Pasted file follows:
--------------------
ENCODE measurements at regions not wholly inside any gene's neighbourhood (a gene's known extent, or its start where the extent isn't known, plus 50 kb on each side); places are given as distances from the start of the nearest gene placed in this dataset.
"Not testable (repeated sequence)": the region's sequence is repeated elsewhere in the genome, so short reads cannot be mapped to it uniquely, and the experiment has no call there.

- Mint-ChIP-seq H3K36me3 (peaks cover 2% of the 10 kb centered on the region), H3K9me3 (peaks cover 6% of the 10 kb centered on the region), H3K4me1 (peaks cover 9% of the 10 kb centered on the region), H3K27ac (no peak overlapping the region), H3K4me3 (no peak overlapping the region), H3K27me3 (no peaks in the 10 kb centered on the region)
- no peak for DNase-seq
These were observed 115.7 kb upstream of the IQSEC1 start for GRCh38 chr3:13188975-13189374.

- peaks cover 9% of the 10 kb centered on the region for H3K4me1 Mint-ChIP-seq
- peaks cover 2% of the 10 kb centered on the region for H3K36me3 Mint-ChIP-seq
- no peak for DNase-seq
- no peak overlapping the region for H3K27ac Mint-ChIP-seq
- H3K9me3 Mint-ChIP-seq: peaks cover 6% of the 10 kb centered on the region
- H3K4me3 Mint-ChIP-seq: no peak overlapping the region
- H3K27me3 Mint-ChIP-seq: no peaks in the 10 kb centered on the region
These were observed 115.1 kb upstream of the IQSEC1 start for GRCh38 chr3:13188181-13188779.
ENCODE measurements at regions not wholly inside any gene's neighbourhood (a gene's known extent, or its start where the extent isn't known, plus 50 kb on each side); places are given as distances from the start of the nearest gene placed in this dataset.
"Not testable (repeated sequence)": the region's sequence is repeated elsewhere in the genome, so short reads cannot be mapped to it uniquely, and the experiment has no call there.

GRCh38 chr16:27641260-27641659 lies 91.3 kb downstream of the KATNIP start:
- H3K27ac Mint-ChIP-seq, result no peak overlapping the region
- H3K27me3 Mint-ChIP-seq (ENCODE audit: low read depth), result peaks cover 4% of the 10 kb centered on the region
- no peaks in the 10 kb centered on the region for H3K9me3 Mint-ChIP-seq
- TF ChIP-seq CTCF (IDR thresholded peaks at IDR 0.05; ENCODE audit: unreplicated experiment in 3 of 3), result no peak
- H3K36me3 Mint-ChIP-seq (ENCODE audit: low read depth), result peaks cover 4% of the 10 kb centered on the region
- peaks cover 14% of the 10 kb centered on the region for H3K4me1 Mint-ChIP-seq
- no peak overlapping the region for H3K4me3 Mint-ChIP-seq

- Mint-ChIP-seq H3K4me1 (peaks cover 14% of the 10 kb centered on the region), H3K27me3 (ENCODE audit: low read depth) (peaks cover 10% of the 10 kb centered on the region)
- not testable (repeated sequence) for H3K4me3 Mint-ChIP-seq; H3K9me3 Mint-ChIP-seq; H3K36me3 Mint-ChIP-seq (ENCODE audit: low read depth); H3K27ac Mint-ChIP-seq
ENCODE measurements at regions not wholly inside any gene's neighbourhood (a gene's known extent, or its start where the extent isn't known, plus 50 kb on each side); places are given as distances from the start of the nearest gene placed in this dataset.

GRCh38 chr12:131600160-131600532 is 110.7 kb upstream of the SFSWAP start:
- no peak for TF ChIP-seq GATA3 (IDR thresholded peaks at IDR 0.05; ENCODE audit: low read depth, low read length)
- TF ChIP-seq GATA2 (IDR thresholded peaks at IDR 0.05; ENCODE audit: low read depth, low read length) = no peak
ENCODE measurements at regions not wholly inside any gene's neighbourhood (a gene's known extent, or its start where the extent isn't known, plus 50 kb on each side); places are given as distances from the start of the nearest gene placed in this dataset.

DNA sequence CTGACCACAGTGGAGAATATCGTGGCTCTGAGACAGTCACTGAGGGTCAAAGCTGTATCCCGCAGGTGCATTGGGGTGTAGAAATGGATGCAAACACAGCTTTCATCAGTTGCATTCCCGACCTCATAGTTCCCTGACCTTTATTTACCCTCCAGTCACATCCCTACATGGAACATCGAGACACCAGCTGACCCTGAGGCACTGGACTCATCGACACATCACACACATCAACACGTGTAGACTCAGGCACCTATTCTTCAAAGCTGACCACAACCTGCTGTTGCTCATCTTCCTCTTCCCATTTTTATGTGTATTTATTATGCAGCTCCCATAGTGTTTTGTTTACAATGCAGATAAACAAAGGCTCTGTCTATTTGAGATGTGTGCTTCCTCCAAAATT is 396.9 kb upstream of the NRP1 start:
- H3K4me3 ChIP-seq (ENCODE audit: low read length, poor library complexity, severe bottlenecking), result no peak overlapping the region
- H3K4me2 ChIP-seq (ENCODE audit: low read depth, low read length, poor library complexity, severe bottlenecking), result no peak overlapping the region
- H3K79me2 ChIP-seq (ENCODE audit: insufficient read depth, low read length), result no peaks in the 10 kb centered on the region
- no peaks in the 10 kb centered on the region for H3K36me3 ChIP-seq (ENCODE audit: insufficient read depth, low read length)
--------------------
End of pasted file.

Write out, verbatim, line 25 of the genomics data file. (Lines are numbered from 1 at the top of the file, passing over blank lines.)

- not testable (repeated sequence) for H3K4me3 Mint-ChIP-seq; H3K9me3 Mint-ChIP-seq; H3K36me3 Mint-ChIP-seq (ENCODE audit: low read depth); H3K27ac Mint-ChIP-seq